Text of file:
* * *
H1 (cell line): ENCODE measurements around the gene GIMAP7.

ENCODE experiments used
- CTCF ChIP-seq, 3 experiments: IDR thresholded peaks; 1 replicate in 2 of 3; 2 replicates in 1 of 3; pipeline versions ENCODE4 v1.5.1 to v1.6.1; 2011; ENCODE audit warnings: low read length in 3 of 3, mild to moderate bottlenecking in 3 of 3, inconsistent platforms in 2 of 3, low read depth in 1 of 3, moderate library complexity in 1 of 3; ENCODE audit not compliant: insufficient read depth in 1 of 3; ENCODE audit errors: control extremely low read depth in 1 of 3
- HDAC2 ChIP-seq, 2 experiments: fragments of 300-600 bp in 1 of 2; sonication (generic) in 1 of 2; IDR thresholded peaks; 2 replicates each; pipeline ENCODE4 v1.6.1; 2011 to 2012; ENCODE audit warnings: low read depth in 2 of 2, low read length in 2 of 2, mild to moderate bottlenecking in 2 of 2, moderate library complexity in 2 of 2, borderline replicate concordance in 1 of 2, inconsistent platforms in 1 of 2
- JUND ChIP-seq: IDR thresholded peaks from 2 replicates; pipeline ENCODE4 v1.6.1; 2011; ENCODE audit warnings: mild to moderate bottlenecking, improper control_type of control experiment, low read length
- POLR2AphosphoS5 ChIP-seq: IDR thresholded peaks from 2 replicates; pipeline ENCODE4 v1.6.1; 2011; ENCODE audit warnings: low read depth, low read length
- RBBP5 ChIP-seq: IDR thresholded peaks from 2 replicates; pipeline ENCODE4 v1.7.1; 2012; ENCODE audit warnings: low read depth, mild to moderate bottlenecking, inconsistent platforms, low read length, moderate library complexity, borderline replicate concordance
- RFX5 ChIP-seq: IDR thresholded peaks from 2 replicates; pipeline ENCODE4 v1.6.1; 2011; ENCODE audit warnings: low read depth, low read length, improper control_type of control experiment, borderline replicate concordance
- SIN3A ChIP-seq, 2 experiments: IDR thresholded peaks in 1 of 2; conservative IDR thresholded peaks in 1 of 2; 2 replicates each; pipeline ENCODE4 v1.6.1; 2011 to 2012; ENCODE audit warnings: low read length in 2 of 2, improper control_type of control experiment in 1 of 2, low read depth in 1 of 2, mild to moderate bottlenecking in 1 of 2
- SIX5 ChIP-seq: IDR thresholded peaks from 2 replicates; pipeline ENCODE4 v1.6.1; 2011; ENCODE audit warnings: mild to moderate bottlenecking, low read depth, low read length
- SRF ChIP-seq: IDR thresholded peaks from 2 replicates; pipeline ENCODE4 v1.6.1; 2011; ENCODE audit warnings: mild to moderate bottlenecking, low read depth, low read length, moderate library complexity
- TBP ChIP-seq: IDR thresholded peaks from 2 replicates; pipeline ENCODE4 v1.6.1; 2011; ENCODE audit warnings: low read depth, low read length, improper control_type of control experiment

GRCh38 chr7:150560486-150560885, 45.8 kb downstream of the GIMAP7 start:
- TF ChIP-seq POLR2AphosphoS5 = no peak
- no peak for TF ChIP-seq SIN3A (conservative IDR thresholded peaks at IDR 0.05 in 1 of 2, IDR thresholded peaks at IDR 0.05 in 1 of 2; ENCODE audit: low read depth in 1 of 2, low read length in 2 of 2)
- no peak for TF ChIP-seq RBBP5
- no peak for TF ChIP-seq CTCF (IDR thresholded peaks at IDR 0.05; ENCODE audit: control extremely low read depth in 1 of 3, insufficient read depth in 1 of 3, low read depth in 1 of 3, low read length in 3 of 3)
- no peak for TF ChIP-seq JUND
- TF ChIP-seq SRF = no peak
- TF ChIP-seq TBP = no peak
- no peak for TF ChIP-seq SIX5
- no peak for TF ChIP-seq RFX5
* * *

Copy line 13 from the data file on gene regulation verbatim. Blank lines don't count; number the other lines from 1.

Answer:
GRCh38 chr7:150560486-150560885, 45.8 kb downstream of the GIMAP7 start: